“Anything that would slow a case down essentially would be a death sentence,” said Rick Nemeroff. “We were able to get this done really efficiently, which is the exact opposite of what the bill that is being proposed would do. It would be years and years before we would be able to get a case like Mr. Petersen’s filed and set for a jury trial and it’s almost an absolute certainty he would be dead before he got his day in court.”
Portions of Wilson’s bill are lifted from two pieces of model legislation promoted by the American Legislative Exchange Council, or ALEC, a business-backed group of conservative lawmakers.
Similar legislation has been proposed in California, Pennsylvania, South Carolina, Missouri, Indiana, New York and Tennessee, according to the Environmental Working Group, which has tracked asbestos legislation.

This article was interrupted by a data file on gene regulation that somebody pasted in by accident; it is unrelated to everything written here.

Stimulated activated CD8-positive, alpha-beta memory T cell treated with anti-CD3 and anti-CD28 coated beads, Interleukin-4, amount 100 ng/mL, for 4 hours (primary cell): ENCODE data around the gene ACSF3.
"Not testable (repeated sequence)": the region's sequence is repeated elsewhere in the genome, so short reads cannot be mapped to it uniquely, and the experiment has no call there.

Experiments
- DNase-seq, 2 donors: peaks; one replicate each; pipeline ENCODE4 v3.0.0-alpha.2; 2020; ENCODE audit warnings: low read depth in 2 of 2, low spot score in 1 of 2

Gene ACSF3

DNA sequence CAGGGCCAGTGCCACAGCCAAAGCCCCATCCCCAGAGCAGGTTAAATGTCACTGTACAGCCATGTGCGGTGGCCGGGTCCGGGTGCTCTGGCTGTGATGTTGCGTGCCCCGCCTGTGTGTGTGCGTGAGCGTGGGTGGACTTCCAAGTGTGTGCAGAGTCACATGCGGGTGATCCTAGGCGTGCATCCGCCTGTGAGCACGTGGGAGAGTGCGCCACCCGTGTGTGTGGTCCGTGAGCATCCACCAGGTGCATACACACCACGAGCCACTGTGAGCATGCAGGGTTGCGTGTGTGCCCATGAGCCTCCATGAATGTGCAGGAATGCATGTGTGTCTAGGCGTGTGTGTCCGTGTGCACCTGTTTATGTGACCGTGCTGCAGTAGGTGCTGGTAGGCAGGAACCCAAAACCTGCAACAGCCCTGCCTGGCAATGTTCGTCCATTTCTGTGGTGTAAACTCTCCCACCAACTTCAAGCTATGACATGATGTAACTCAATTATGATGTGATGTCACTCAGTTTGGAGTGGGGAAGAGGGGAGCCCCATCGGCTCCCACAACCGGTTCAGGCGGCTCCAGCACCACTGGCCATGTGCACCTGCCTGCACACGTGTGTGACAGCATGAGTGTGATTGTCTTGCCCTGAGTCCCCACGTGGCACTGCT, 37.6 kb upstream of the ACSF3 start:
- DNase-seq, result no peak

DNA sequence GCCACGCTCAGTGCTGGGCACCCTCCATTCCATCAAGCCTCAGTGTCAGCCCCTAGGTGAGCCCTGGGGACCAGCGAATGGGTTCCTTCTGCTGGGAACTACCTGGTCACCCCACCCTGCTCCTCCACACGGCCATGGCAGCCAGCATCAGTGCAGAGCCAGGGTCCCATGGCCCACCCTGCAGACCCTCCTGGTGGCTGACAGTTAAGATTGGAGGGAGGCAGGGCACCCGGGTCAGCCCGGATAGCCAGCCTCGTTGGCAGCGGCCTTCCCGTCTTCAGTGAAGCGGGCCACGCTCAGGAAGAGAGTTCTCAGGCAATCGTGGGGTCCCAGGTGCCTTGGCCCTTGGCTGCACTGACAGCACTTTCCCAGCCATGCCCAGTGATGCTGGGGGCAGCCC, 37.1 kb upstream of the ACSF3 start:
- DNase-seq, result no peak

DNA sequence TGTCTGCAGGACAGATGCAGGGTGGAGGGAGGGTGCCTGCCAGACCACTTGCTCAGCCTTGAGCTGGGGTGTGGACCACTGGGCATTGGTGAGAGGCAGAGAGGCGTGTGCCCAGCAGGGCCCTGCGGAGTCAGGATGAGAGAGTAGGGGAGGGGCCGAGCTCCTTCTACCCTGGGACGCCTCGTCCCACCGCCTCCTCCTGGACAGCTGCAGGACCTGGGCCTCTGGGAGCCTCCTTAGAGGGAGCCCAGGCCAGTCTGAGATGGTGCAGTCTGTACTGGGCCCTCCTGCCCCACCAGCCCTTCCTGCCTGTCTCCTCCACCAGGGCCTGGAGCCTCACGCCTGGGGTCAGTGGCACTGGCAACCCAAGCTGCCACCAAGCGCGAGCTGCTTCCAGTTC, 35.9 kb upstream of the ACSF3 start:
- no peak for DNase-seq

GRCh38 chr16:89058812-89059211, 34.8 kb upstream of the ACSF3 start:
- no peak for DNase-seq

But Nemeroff says Wilson’s bill goes further than any of those other bills has gone.
“This specific bill that is being proposed in Utah is the most egregious that I’ve seen and it’s never been passed [in other states] in its current form,” Nemeroff said.
Wilson said he is willing to work on revisions to his bill if they’re needed. It is scheduled for a hearing before the House Business and Labor Committee Wednesday morning. Peterson said he plans to be there.
“I plan to fight as best I can for my fellow men who may come down with this disease. It’s a terrible disease. It works on you every day. There’s a lot of heartache with it. I can’t tell you how it works on you and your family,” Petersen said.